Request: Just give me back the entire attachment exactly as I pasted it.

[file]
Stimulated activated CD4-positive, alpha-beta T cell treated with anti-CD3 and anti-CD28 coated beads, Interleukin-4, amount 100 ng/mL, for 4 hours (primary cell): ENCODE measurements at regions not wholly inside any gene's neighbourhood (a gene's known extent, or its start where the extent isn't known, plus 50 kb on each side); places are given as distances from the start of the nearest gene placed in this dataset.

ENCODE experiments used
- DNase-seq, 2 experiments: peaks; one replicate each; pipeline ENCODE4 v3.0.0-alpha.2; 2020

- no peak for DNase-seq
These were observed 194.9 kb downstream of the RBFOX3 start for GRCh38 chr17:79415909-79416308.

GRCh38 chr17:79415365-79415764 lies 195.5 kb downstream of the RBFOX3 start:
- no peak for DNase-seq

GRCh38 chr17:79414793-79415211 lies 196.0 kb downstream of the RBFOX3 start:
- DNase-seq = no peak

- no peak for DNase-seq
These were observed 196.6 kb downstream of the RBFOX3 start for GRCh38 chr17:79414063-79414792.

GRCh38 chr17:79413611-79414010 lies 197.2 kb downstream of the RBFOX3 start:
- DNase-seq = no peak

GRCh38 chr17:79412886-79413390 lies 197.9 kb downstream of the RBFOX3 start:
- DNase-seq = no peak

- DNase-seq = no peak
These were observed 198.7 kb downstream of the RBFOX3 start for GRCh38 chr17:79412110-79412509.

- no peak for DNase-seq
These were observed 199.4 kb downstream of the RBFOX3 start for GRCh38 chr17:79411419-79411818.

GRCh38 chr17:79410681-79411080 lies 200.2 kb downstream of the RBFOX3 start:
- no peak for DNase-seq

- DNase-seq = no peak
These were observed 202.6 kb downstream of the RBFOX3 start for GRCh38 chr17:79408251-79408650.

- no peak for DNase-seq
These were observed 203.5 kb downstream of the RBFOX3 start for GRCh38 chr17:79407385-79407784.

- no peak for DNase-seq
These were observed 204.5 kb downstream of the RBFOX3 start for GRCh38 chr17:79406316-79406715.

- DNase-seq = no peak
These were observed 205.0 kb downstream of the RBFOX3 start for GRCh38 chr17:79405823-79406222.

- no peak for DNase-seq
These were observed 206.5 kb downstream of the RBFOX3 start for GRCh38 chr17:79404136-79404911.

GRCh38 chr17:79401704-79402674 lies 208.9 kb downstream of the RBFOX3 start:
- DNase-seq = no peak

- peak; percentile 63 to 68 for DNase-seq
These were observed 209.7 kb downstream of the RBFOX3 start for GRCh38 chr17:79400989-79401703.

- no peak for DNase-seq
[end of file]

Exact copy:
Stimulated activated CD4-positive, alpha-beta T cell treated with anti-CD3 and anti-CD28 coated beads, Interleukin-4, amount 100 ng/mL, for 4 hours (primary cell): ENCODE measurements at regions not wholly inside any gene's neighbourhood (a gene's known extent, or its start where the extent isn't known, plus 50 kb on each side); places are given as distances from the start of the nearest gene placed in this dataset.

ENCODE experiments used
- DNase-seq, 2 experiments: peaks; one replicate each; pipeline ENCODE4 v3.0.0-alpha.2; 2020

- no peak for DNase-seq
These were observed 194.9 kb downstream of the RBFOX3 start for GRCh38 chr17:79415909-79416308.

GRCh38 chr17:79415365-79415764 lies 195.5 kb downstream of the RBFOX3 start:
- no peak for DNase-seq

GRCh38 chr17:79414793-79415211 lies 196.0 kb downstream of the RBFOX3 start:
- DNase-seq = no peak

- no peak for DNase-seq
These were observed 196.6 kb downstream of the RBFOX3 start for GRCh38 chr17:79414063-79414792.

GRCh38 chr17:79413611-79414010 lies 197.2 kb downstream of the RBFOX3 start:
- DNase-seq = no peak

GRCh38 chr17:79412886-79413390 lies 197.9 kb downstream of the RBFOX3 start:
- DNase-seq = no peak

- DNase-seq = no peak
These were observed 198.7 kb downstream of the RBFOX3 start for GRCh38 chr17:79412110-79412509.

- no peak for DNase-seq
These were observed 199.4 kb downstream of the RBFOX3 start for GRCh38 chr17:79411419-79411818.

GRCh38 chr17:79410681-79411080 lies 200.2 kb downstream of the RBFOX3 start:
- no peak for DNase-seq

- DNase-seq = no peak
These were observed 202.6 kb downstream of the RBFOX3 start for GRCh38 chr17:79408251-79408650.

- no peak for DNase-seq
These were observed 203.5 kb downstream of the RBFOX3 start for GRCh38 chr17:79407385-79407784.

- no peak for DNase-seq
These were observed 204.5 kb downstream of the RBFOX3 start for GRCh38 chr17:79406316-79406715.

- DNase-seq = no peak
These were observed 205.0 kb downstream of the RBFOX3 start for GRCh38 chr17:79405823-79406222.

- no peak for DNase-seq
These were observed 206.5 kb downstream of the RBFOX3 start for GRCh38 chr17:79404136-79404911.

GRCh38 chr17:79401704-79402674 lies 208.9 kb downstream of the RBFOX3 start:
- DNase-seq = no peak

- peak; percentile 63 to 68 for DNase-seq
These were observed 209.7 kb downstream of the RBFOX3 start for GRCh38 chr17:79400989-79401703.

- no peak for DNase-seq